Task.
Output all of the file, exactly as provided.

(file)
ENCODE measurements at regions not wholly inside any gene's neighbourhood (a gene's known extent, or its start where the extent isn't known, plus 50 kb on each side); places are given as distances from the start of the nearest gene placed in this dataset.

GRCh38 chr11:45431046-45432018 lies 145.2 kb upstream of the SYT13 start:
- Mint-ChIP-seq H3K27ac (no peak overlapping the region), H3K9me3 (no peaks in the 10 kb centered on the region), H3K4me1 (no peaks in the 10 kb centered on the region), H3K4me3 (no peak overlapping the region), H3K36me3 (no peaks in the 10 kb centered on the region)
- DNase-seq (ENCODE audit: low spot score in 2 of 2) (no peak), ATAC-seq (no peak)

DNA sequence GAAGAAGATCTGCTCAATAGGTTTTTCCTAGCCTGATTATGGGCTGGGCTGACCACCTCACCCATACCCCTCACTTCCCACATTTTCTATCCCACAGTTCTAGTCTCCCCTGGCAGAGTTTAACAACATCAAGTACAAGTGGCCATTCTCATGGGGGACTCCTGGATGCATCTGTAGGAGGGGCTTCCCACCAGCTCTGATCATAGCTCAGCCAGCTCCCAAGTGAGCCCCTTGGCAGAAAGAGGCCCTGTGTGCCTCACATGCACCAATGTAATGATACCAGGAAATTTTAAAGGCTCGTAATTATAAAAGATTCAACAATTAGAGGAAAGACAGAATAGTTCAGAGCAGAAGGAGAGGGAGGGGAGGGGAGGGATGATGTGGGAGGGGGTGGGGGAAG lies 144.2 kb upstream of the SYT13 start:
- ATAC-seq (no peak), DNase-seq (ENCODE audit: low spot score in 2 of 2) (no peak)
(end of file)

ENCODE measurements at regions not wholly inside any gene's neighbourhood (a gene's known extent, or its start where the extent isn't known, plus 50 kb on each side); places are given as distances from the start of the nearest gene placed in this dataset.

GRCh38 chr11:45431046-45432018 lies 145.2 kb upstream of the SYT13 start:
- Mint-ChIP-seq H3K27ac (no peak overlapping the region), H3K9me3 (no peaks in the 10 kb centered on the region), H3K4me1 (no peaks in the 10 kb centered on the region), H3K4me3 (no peak overlapping the region), H3K36me3 (no peaks in the 10 kb centered on the region)
- DNase-seq (ENCODE audit: low spot score in 2 of 2) (no peak), ATAC-seq (no peak)

DNA sequence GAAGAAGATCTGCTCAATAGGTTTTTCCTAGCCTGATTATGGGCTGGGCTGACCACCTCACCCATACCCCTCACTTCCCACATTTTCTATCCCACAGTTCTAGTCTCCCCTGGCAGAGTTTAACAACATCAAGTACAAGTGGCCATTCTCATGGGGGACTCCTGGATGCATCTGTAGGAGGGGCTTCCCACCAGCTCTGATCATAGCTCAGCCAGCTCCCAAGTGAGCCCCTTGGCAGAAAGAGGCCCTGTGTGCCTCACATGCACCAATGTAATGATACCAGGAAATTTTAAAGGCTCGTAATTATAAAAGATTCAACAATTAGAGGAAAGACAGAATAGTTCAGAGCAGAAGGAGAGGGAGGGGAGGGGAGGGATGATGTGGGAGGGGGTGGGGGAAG lies 144.2 kb upstream of the SYT13 start:
- ATAC-seq (no peak), DNase-seq (ENCODE audit: low spot score in 2 of 2) (no peak)